Canadian journalist institutions have failed to address their ongoing colonialism and that has meant that urgent Indigenous issues have been ignored or sensationalized.
As the Grand Egyptian Museum begins welcoming visitors ahead of its opening in 2023, one object remains conspicuously absent.
Developed nations threaten to consume more than their fair share of Earth’s dwindling carbon budget.
People across much of North Africa were subject to racist laws and suffering at the hands of European powers during the Second World War.
Pictures of women in war play a pivotal role in the battlefield of political ideas, argues a feminist historian who examines how images and attire are used and seen in war zones and occupied lands.
A different future will not be possible without reverence, respect, reciprocity and responsibility towards the Earth. On this issue, Indigenous Peoples have a lot to share.
Scientists have found more ‘alien species’ today in regions that were once key parts of European empires.
Art stolen from African kingdoms is a knowledge system plundered by colonialists, who must take historical responsibility.
Smuggling in Uganda’s West Nile region is seen as an act of defiance – a way to make ends meet in the face of perceived state neglect.
The mega dam in Jinja was meant to give Uganda energy independence, but this was constrained by Britain’s agricultural interests in Egypt.
Reaction to criticism of the monarchy shows that universities need to do much more to support racialized faculty and staff.
University histories need to be re-examined with attention to the role of Indigenous Peoples, connections to Residential Schools and universities’ fundraising efforts.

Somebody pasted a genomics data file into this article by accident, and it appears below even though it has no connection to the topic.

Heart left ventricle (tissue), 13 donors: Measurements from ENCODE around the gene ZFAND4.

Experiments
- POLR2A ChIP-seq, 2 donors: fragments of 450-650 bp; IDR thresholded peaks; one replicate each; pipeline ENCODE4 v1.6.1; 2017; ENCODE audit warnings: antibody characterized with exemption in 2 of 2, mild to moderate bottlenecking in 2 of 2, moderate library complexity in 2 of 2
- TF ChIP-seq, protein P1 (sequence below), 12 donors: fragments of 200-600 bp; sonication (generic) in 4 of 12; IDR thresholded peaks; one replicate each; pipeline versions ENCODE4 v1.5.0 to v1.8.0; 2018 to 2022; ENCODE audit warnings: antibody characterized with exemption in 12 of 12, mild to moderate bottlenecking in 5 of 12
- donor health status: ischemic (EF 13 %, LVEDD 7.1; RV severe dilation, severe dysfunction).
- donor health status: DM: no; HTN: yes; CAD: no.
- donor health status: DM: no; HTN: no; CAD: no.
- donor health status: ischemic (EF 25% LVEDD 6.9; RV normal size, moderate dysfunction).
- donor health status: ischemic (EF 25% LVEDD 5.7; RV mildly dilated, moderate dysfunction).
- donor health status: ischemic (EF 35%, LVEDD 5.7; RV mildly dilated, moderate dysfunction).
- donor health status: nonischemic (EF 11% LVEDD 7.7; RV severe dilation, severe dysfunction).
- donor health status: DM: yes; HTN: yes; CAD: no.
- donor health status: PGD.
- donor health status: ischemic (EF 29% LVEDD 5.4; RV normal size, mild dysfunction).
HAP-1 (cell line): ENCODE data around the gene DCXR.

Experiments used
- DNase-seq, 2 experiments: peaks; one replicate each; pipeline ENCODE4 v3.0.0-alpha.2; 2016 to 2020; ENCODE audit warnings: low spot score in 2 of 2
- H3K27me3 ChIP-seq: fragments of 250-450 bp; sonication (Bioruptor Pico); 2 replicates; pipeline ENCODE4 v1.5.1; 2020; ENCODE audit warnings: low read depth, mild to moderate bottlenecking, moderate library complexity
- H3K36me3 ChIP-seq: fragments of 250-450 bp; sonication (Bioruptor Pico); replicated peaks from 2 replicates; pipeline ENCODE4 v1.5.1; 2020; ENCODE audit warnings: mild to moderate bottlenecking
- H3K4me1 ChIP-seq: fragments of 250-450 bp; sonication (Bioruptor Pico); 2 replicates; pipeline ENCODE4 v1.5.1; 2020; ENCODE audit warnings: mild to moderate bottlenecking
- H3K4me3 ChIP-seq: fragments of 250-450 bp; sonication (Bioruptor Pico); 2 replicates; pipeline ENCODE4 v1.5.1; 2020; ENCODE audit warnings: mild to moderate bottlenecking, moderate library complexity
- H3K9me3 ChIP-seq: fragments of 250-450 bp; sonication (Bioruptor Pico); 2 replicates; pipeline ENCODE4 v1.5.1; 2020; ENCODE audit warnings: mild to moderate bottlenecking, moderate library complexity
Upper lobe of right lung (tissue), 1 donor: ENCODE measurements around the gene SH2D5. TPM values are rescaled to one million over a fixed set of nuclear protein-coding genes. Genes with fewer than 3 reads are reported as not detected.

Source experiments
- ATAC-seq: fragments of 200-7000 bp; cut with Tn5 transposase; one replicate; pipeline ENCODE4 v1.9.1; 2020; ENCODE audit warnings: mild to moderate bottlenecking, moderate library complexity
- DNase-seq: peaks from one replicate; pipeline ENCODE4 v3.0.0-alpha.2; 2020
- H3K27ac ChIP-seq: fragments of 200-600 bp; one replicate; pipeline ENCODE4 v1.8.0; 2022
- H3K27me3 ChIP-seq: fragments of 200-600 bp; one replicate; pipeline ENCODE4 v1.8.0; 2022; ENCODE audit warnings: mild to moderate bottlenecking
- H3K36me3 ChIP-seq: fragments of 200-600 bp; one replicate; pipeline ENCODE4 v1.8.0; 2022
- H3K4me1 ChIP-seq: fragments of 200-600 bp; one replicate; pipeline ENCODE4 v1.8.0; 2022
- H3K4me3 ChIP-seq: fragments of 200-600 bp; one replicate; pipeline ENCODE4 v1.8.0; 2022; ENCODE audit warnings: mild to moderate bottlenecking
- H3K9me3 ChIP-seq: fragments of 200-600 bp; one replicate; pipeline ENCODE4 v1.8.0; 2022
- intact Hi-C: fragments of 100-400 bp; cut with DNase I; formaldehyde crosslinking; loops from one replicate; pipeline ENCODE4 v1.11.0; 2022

In B.C., residential school principals sat on public school boards, and some Indigenous children even attended public schools. Understanding such links matters for truth and reconciliation.
Western fashion, laundering and style reflected the racialized politics dramatically shaped by profound global transformations bound up with slavery, colonialism and modernization.
To fully understand what led to the stabbings in James Smith Cree Nation, we need to look at how the legacy of settler colonial violence impacts Indigenous communities.
In the middle of the tremendous outpouring of love and grief for the Queen and the monarchy she represented, not everyone wants to take a moment of silence. And there are a lot of reasons why.
From Lovecraft Country to Black Panther to a statue in Benin, the “amazons” of Dahomey continue to trend in global popular culture.
Western museums are beginning to re-evaluate how they portray cultures and history and return stolen artifacts. But for change to be meaningful, it needs to be truly inclusive.
The world changed a great deal in the 70 years of Queen Elizabeth II’s reign. Her son’s legacy may be determined by how he adapts to new dynamics within the UK and across the Commonwealth.
Is it possible to disentangle the personal attributes of a gentle and kindly woman, from her role as the crowned head of a declining global empire that waged numerous wars? Many don’t think so.